Cubby Bear's Revenge, Part 2: Brad Loses His Baby
Brad Altman, the bubble-bathing, champagne-swilling star of last week's Culture Club photo, is now in Los Angeles with a broken heart. "The Cubby Bear was my baby," he said via telephone.
But not anymore.
On Friday of last week--the day after this column hit the streets with a story on Altman and the Cubby Bear's national recognition as Pollstar magazine's nightclub venue of the year--Cubby Bear owner George Loukas telephoned the Reader's office to complain about what he considered the many inaccuracies in Altman's account of the Cubby Bear's success story. The same day he showed up at Altman's apartment (which Loukas supplied, as part of his compensation) and told the Cubby Bear talent booker he was fired, effective immediately. Loukas gave Altman 30 days to vacate the apartment.
"We had philosophical and professional differences," Loukas said later of the reasons for Altman's termination. "You could say that the story was the straw that broke the camel's back," he admitted.
Altman believes Loukas fired him because he felt that his employee had taken too much of the credit for the Cubby Bear's success. "He feels we both should be getting credit." Observers of the club scene have generally regarded Loukas as primarily a money man. Perhaps he now wishes to change that perception.
Altman said he had no regrets about his accomplishments at the Cubby Bear. "I'm proud of what I did there, and I would go back now and stand on my record."
He wasted no time getting out of Chicago, though, disconnecting his telephone and hopping a plane for LA the same day he was fired. "I was stunned," said Altman. "You would have thought that a national award and ten straight sellout shows in January would have been good enough for Loukas, but I guess it wasnt."
Since arriving in LA, Altman has been operating out of the offices of Q Productions, a talent booking agency where Peter Katsis (who used to book the Riviera nightclub) and Jeff Kwatinetz are employed. Altman had worked with Katsis and Kwatinetz to book many of the jazz, blues, and rock acts that appeared at the Cubby Bear.
Katsis said he was trying to cut a deal with Loukas that would allow Q Productions to continue booking acts into the Cubby Bear through Altman. The arrangement would allow Altman to work for Q rather than for Loukas. "I'm trying to keep an open mind," said Loukas, but he categorically ruled out Altman ever again working directly for him.
At press time, no deal appeared likely. "It's an unfortunate situation," said an obviously dejected Altman. "I think Loukas has let his ego get in the way of his common sense. It hurts me a lot to have to walk away from the Cubby Bear."
Loukas said he would look for someone to replace Altman and start all over again. Some observers close to the situation doubt that Loukas will be able to find a new booker with the kind of talent connections Altman had developed, particularly in the realm of country music. But, said Loukas, "I've already got someone in mind."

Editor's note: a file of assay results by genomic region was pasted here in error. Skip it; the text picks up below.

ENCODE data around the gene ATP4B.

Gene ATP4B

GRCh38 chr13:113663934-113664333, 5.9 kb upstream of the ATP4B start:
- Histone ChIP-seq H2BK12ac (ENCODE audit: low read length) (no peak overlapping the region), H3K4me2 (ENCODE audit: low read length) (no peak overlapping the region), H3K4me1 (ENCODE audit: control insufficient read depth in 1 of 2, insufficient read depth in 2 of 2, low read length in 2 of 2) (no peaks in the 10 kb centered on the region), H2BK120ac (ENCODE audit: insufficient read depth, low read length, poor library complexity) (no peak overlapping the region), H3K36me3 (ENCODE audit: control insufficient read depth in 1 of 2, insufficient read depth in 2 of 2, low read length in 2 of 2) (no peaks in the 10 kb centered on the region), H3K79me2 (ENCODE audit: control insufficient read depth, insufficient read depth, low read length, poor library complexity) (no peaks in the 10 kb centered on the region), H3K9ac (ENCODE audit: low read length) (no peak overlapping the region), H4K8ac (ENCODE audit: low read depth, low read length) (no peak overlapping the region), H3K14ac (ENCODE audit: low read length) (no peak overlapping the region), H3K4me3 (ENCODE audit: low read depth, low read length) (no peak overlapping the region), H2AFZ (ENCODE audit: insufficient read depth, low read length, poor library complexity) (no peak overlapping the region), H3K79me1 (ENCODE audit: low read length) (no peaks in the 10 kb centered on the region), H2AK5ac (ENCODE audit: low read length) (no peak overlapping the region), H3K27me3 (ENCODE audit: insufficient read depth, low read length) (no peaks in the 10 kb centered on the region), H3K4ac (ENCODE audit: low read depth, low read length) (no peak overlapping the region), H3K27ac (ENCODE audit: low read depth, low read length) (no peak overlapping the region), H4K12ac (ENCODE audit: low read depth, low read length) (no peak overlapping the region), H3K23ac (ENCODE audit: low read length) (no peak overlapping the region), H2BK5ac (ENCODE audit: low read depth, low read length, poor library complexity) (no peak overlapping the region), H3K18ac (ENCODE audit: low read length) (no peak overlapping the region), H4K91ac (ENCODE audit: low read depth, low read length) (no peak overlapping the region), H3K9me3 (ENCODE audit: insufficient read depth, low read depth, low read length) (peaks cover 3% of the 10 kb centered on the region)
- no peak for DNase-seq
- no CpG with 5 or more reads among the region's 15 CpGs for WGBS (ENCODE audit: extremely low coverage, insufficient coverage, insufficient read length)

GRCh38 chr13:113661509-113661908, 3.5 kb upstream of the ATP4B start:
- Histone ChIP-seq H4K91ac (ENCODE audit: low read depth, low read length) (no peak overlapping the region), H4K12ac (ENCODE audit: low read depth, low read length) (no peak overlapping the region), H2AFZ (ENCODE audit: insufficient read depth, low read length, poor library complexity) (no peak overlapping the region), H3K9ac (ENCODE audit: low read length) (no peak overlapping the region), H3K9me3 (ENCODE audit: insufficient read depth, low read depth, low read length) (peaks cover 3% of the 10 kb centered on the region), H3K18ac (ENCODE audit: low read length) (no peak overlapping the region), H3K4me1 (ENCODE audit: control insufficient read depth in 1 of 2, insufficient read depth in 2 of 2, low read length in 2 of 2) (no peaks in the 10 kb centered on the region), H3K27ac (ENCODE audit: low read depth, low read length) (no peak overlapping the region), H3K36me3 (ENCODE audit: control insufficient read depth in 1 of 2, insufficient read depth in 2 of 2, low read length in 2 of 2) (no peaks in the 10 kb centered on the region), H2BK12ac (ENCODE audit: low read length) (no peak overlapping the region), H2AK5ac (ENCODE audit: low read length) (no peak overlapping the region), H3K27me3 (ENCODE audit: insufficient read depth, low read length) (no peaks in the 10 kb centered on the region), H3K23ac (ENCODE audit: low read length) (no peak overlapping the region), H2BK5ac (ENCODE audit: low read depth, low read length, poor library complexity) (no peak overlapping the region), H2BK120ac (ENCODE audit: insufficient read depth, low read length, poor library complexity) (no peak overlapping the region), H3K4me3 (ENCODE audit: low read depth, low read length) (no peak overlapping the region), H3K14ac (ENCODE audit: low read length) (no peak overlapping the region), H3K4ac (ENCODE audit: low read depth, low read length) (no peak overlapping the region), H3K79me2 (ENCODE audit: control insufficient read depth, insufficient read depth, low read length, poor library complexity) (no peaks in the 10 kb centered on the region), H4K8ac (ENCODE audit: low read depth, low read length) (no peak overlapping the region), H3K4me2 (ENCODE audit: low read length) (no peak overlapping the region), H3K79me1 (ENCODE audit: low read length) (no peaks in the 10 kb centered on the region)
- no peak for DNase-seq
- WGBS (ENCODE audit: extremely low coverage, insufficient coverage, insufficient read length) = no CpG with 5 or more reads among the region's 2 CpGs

Bailiwick Moves Up
Bailiwick Repertory is happily kissing its cramped space in the Jane Addams Hull House good-bye and moving into the Theatre Building, where it will occupy the 150-seat south theater that formerly housed the now-defunct Absolute Theatre Company. Bailiwick plans to be in the new space at least through May 1993; it opens At Long Last Leo there on February 9. For Bailiwick artistic director David Zak, the move means the company will enjoy support services not available at Hull House. "We'll have box-office service, public relations support, a tech director, and a lobby bar," said Zak. Bailiwick is coming off one of the most successful productions in its history--an adaptation of The Count of Monte Cristo that ran for ten weeks--and it currently has 1,500 subscribers and an operating budget of around $325,000. Zak said he'd also like to find a nearby loft where Bailiwick could mount experimental projects. Hull House building manager Elizabeth Perriello said there were no specific plans yet for the space Bailiwick vacated. "We've just begun to discuss that," she said.
Basically Bach Gets More Basic
Basically Bach has trimmed its operating budget for the current fiscal year to $362,000, from the originally projected $421,000, because of overly ambitious assumptions about contributed income. The group had hoped to pull in some $200,000 in contributions, but it looks like it'll wind up with around $125,000--about what it got last year. Rather than risk a deficit, executive director Philip Hale and the board of directors have wisely decided to downscale the scope of the ensemble's remaining concerts this season. "This is not a time to take risks," says Hale. Though Basically Bach won't receive all the contributed income it had hoped for, the organization has strengthened ties with some of its sponsors--the NBD Trust Company, for instance, which has significantly expanded its support for the current season, and the Chicago Park District, which donates both money and performance space--and developed new ones such as Boots Pharmaceuticals. Hale credits the group's audiences with leading him to some of the sponsors. "We're putting our audience to work for us," he says.
Art accompanying story in printed newspaper (not available in this archive): photo/Charles Eshelman.